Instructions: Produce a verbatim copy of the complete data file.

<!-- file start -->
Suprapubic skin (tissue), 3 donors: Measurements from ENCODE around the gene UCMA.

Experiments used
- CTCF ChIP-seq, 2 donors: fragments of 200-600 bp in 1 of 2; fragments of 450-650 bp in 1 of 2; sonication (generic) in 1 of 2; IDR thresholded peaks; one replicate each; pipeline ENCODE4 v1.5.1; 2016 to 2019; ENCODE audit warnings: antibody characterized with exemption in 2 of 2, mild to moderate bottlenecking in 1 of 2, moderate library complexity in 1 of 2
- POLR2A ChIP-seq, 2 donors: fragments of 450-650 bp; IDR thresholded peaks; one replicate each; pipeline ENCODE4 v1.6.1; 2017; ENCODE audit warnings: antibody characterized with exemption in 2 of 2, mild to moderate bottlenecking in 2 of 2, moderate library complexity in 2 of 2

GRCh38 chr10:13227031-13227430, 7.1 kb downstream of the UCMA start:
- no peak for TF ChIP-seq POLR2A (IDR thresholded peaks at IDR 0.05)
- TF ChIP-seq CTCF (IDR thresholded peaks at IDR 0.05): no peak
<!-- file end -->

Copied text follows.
Suprapubic skin (tissue), 3 donors: Measurements from ENCODE around the gene UCMA.

Experiments used
- CTCF ChIP-seq, 2 donors: fragments of 200-600 bp in 1 of 2; fragments of 450-650 bp in 1 of 2; sonication (generic) in 1 of 2; IDR thresholded peaks; one replicate each; pipeline ENCODE4 v1.5.1; 2016 to 2019; ENCODE audit warnings: antibody characterized with exemption in 2 of 2, mild to moderate bottlenecking in 1 of 2, moderate library complexity in 1 of 2
- POLR2A ChIP-seq, 2 donors: fragments of 450-650 bp; IDR thresholded peaks; one replicate each; pipeline ENCODE4 v1.6.1; 2017; ENCODE audit warnings: antibody characterized with exemption in 2 of 2, mild to moderate bottlenecking in 2 of 2, moderate library complexity in 2 of 2

GRCh38 chr10:13227031-13227430, 7.1 kb downstream of the UCMA start:
- no peak for TF ChIP-seq POLR2A (IDR thresholded peaks at IDR 0.05)
- TF ChIP-seq CTCF (IDR thresholded peaks at IDR 0.05): no peak